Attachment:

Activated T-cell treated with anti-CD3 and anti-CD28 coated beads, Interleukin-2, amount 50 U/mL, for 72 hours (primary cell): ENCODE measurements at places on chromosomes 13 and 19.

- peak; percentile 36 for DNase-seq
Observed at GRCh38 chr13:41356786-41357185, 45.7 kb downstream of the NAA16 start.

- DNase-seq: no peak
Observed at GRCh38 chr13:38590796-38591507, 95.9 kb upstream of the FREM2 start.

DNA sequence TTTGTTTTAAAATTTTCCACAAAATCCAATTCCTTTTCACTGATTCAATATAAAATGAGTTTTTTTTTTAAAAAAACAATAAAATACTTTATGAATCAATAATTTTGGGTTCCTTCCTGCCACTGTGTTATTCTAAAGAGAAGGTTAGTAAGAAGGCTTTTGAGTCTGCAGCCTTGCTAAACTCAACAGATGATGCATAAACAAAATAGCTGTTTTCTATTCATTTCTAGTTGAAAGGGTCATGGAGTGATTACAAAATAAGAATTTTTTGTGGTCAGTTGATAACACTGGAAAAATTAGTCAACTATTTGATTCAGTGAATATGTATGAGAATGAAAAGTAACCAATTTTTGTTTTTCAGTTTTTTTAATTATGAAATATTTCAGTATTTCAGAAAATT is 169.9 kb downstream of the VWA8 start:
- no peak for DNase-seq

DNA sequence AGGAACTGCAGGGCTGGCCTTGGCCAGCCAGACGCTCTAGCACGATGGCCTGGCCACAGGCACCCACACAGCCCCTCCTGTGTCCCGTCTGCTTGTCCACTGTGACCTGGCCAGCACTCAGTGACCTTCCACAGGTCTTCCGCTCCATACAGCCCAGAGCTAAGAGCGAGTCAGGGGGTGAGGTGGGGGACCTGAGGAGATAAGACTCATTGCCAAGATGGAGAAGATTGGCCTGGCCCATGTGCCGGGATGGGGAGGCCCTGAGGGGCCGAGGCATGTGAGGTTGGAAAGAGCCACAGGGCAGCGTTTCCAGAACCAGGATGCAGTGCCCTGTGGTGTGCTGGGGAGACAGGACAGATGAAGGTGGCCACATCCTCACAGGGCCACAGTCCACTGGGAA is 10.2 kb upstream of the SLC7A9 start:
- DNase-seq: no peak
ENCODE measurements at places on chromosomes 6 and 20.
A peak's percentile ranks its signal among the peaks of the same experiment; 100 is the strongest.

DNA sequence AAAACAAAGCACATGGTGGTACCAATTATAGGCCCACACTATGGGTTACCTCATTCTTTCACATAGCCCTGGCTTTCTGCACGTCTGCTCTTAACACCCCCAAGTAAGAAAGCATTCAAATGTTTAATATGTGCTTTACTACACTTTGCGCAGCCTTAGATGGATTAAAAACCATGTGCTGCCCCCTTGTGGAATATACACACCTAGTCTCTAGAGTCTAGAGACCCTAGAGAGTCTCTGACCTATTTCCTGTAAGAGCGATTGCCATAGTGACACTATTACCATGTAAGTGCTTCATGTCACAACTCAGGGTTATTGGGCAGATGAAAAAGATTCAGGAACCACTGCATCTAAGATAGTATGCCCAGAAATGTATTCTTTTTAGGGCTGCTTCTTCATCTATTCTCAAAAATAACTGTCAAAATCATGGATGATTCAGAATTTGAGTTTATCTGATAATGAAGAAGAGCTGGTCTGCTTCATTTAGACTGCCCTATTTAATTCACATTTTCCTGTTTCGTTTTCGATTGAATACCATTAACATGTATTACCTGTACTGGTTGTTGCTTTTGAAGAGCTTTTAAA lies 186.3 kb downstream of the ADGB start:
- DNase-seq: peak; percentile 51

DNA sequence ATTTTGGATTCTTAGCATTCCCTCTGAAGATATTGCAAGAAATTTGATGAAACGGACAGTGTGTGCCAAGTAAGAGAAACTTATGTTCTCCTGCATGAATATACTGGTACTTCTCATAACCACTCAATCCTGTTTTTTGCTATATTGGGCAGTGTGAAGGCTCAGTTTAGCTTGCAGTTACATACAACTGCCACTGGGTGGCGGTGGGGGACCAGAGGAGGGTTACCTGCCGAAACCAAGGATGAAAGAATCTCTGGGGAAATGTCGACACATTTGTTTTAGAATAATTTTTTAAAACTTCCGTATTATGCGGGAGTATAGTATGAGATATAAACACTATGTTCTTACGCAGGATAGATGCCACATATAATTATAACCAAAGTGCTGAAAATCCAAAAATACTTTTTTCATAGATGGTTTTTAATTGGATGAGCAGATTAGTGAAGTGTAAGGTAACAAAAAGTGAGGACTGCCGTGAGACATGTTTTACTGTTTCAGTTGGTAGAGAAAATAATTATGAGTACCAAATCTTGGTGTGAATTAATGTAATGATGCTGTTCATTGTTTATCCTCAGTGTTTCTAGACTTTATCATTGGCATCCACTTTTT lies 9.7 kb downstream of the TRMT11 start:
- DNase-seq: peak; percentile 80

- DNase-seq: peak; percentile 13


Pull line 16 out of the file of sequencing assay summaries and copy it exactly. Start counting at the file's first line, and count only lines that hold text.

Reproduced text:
- DNase-seq: peak; percentile 13